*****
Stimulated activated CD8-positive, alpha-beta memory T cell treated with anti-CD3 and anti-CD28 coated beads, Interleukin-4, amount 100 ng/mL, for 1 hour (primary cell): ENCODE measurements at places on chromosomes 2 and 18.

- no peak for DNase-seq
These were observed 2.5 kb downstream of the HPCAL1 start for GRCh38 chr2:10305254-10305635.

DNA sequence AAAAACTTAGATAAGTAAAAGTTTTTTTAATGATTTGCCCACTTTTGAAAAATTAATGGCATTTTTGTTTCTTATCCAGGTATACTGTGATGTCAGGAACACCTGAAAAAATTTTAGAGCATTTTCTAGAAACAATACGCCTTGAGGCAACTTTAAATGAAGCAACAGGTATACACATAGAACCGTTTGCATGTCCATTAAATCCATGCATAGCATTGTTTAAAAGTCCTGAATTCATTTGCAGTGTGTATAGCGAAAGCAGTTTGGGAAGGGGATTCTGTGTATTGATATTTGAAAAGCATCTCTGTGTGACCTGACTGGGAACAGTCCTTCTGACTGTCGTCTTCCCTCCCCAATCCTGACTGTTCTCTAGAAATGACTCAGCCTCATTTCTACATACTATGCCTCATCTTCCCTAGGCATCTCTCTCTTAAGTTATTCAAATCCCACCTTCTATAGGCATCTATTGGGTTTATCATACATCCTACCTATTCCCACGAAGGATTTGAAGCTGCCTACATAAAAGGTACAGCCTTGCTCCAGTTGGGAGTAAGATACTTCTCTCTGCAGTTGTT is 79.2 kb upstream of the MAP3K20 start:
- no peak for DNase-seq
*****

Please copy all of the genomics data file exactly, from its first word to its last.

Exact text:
Stimulated activated CD8-positive, alpha-beta memory T cell treated with anti-CD3 and anti-CD28 coated beads, Interleukin-4, amount 100 ng/mL, for 1 hour (primary cell): ENCODE measurements at places on chromosomes 2 and 18.

- no peak for DNase-seq
These were observed 2.5 kb downstream of the HPCAL1 start for GRCh38 chr2:10305254-10305635.

DNA sequence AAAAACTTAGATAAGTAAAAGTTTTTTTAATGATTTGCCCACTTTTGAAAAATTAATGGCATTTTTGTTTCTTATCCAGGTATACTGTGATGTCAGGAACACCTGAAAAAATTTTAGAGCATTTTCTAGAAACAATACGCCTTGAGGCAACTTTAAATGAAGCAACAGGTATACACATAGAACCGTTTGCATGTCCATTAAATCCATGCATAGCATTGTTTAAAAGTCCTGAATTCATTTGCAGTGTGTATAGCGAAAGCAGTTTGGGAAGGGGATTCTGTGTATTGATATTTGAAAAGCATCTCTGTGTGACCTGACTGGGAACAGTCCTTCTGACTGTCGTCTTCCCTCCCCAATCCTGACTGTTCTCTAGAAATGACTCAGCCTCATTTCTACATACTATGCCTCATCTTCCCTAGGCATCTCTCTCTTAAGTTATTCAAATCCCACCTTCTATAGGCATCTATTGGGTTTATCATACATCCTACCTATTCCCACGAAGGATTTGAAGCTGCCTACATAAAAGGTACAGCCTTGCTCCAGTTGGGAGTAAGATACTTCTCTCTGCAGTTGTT is 79.2 kb upstream of the MAP3K20 start:
- no peak for DNase-seq